Doodad Kind of Town

Movies I Watch Over and Over" Broadcast News" and "The Awful Truth"
November 18, 2007, 1:33 am
Filed under: Cary Grant, Holly Hunter

When I first saw “Broadcast News” in 1987, it established for me a lifelong ambition: to one day convert an entire room in my home into a closet.

Yes, you read that right. As you may recall, there is a scene in which newswoman Lois Chiles has a frisky tryst with William Hurt, after which Hurt exits the boudoir through Chiles’ closet. Her “closet” is, indeed, an entire room with racks of blouses, dresses, and skirts along every wall, plus a center island topped with hats on Styrofoam heads.

She gets all defensive about it – “Wait till you’ve doing it for fifteen years” (TV news, that is – as opposed to what they’ve been doing for the previous 20 minutes or so), implying that a career in front of the camera leads to a massive accumulation of beautiful things to wear.

Hurt -God bless him! – responds as no other heterosexual man on the planet would be expected to. That is, not by rolling his eyes or sighing in pained confusion, but by gushing “It’s great! You can see everything!”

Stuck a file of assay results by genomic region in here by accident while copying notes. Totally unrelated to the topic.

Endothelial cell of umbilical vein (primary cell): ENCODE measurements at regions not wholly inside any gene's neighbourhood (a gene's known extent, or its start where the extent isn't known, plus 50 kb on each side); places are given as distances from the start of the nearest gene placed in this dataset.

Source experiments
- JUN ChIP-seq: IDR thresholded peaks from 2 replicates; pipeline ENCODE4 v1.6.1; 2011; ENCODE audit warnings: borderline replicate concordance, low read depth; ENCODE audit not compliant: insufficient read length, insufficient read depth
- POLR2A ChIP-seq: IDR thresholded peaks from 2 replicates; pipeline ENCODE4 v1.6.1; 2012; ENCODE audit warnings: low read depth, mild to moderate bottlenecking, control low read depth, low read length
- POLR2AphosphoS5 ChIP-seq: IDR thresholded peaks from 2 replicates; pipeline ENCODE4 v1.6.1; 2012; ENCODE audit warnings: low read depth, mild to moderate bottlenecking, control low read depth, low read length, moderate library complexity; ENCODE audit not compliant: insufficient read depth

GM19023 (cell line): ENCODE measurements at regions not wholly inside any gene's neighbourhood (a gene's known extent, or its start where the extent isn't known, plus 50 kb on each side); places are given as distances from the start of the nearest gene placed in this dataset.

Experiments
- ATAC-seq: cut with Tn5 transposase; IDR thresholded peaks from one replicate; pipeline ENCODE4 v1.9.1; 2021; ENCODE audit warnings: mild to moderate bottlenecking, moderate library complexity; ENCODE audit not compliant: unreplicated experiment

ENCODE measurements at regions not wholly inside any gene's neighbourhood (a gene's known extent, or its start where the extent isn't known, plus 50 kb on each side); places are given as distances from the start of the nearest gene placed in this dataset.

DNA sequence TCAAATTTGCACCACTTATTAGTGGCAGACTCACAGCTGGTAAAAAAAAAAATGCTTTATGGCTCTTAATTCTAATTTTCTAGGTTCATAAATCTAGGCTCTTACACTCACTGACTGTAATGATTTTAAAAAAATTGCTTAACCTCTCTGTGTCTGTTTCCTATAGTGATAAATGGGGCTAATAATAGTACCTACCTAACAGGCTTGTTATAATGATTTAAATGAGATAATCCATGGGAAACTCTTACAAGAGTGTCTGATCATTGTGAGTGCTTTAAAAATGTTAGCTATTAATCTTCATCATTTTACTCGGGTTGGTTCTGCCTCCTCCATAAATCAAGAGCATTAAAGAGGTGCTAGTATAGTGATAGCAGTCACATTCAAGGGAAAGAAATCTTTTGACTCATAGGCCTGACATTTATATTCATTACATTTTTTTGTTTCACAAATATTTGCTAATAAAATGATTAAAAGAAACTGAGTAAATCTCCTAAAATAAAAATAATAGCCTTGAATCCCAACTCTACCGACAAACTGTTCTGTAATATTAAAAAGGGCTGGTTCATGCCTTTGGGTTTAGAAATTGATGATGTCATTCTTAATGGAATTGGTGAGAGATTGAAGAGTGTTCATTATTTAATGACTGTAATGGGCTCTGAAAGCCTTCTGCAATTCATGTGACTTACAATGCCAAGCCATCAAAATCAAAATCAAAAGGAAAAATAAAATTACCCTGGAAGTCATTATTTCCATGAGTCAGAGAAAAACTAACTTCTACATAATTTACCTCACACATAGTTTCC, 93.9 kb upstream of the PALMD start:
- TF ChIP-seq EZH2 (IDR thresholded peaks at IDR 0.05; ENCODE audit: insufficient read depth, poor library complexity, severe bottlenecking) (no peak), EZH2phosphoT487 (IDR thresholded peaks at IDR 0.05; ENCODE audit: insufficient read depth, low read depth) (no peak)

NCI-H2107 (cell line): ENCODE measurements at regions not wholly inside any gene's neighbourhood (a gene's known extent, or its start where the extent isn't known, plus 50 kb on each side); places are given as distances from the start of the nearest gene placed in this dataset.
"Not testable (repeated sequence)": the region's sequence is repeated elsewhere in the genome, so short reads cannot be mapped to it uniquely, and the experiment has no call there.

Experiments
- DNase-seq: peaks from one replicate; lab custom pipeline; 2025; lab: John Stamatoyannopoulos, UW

My sentiments exactly.

Of course, this brief “dream closet” scene is not usually what one first thinks of one when one remembers “Broadcast News,” and it’s not really why I love it so. It’s just a little, frivolous fringe benefit.

What makes “Broadcast News” so repeatedly watchable are the performances of the three leads – Hurt, Holly Hunter and Albert Brooks – and the brilliantly nuanced writing and direction that supports them. I honestly believe that these three characters are some of the most fully realized, complex and full-bodied roles ever committed to celluloid. That they are all charming, funny, sympathetic – and sometimes maddening – in their own peculiar ways is just the icing on the cake.
Take Hunter’s Jane Craig, the quintessential 80s career woman/overachiever. She’s driven, abrasive, often intolerant; yet ample evidence of her vulnerability and potentially very tender heart is always lurking just under the surface. Jane is consumed by her career; her work relationships alone form the core of her emotional life. (But at least she knows there’ something amiss; in a brilliantly conceived bit of funny business, she takes time each day to unplug the phone and have a good, cathartic cry. After which, it’s right back to business.) Hunter is amazing in the way her performance seamlessly integrates all these facets of Jane’s character. Watching her navigate the murky emotional waters of the love triangle in which she becomes tangled is never less than fascinating; yet you’re never thinking (as you sometimes do watching Meryl Streep) “Wow, what a great job that Holly Hunter is doing!” You’re thinking “Wow! That Jane Craig is one messed up creature, but she means well. I wonder what she’ll do next?”